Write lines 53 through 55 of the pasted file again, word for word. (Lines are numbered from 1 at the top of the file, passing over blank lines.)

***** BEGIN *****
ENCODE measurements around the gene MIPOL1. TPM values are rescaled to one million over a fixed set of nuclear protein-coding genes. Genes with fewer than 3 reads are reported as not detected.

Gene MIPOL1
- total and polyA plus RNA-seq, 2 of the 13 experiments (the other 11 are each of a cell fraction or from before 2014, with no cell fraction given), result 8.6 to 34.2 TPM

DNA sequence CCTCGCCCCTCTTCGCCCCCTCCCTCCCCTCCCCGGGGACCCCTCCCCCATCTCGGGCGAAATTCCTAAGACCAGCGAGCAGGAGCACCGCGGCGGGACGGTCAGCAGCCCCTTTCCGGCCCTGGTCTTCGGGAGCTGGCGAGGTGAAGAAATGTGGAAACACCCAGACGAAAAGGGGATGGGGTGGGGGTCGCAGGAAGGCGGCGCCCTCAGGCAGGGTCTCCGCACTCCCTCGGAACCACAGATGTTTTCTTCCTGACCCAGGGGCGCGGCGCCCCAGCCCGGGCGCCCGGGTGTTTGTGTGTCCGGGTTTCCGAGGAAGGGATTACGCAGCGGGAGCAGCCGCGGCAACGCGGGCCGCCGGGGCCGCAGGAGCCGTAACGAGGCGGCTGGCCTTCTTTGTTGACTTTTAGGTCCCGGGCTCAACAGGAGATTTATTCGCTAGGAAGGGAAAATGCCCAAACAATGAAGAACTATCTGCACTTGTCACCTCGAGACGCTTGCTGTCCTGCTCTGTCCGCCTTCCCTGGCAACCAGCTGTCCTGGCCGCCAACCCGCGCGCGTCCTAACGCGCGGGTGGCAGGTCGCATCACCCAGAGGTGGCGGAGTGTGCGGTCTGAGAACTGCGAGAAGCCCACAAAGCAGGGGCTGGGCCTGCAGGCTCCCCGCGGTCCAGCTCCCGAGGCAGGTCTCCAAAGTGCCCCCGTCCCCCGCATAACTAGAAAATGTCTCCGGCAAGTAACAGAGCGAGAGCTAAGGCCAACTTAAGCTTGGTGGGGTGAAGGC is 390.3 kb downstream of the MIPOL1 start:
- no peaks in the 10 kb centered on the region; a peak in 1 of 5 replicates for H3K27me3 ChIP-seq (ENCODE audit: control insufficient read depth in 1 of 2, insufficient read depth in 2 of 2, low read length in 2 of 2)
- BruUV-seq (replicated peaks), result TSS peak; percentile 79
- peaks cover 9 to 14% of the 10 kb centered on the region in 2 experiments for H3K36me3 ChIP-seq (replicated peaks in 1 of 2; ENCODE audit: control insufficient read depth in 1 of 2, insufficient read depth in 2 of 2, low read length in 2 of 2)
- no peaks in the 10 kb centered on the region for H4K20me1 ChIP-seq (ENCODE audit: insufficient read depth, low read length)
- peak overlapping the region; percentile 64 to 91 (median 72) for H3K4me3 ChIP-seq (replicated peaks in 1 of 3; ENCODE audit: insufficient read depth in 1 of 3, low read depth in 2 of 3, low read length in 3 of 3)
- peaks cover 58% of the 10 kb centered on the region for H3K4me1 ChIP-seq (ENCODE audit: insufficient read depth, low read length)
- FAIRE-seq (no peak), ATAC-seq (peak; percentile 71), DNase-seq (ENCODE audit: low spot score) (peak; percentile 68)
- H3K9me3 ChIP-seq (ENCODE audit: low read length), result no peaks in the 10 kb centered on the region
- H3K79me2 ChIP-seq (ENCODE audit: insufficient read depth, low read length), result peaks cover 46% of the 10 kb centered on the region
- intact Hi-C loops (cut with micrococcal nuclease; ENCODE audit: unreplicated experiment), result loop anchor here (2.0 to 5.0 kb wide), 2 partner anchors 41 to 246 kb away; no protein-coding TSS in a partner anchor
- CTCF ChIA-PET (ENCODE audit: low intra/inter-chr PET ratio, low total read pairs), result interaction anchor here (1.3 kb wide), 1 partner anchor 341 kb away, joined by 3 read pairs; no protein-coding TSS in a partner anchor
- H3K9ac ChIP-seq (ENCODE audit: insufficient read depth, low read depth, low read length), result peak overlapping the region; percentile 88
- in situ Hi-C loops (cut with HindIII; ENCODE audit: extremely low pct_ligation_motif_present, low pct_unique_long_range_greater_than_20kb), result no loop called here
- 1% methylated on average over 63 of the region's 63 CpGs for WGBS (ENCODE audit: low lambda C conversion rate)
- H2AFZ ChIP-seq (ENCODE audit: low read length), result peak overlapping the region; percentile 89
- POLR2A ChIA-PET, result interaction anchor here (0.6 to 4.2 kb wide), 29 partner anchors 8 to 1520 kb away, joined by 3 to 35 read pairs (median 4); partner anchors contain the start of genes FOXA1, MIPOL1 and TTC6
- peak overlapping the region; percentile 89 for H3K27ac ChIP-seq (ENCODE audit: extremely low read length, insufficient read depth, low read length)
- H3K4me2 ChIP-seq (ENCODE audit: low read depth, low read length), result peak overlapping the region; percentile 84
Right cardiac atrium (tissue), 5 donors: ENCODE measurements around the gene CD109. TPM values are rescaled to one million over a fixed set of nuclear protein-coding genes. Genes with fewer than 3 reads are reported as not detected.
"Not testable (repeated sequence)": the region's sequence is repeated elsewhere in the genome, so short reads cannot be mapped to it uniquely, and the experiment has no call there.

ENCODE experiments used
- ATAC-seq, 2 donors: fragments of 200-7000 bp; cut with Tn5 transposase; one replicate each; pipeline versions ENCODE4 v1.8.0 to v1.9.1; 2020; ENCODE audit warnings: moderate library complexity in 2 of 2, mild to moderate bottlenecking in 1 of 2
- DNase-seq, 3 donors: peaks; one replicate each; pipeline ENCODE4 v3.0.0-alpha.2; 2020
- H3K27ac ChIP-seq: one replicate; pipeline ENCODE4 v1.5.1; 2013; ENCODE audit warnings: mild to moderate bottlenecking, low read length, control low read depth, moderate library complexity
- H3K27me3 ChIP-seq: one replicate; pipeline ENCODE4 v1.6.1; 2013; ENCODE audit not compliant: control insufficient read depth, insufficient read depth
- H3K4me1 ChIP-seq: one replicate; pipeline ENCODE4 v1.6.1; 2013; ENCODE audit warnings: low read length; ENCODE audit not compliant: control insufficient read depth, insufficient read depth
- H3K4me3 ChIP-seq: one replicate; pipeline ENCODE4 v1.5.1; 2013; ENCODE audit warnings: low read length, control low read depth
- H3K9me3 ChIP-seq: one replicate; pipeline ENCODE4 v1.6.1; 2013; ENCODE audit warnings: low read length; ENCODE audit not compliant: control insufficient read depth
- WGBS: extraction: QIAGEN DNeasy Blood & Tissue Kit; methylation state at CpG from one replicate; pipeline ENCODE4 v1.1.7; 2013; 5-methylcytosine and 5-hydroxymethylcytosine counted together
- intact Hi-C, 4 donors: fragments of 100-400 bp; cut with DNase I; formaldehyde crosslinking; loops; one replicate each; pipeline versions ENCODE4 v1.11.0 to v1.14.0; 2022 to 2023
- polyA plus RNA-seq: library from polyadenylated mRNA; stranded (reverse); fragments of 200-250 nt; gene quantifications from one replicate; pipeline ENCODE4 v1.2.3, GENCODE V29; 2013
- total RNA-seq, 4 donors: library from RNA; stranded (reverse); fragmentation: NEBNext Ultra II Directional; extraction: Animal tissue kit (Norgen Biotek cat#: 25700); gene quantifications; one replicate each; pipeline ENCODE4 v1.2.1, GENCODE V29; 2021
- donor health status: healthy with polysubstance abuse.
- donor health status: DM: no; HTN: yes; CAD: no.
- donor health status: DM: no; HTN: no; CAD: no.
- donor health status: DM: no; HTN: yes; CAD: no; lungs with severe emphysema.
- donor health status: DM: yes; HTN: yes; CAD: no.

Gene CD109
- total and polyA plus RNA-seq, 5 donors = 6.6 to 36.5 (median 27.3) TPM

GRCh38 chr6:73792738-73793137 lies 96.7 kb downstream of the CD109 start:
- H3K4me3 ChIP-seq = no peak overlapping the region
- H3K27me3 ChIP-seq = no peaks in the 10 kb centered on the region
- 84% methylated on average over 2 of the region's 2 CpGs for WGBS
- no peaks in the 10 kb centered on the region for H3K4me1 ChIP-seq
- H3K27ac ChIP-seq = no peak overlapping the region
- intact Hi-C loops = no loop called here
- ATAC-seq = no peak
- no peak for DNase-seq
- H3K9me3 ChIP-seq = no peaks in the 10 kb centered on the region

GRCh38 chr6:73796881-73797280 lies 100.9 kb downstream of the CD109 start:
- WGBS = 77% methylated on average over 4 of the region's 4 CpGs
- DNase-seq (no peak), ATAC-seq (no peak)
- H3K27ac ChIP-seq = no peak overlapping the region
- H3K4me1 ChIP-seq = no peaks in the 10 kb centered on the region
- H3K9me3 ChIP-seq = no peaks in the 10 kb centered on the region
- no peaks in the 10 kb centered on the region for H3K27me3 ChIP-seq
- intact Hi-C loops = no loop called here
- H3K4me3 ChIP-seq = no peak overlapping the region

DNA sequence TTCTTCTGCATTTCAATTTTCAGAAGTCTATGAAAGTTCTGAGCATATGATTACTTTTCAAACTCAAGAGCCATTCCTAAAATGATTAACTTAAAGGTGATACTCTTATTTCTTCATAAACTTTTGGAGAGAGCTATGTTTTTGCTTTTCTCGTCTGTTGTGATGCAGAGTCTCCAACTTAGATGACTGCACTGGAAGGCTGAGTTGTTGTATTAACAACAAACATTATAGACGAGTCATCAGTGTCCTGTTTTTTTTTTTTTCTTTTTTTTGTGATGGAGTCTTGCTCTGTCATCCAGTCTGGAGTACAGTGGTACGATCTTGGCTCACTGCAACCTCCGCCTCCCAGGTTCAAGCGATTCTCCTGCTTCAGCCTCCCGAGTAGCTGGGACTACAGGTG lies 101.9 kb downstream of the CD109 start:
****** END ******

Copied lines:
- H3K9me3 ChIP-seq = no peaks in the 10 kb centered on the region

GRCh38 chr6:73796881-73797280 lies 100.9 kb downstream of the CD109 start:
- WGBS = 77% methylated on average over 4 of the region's 4 CpGs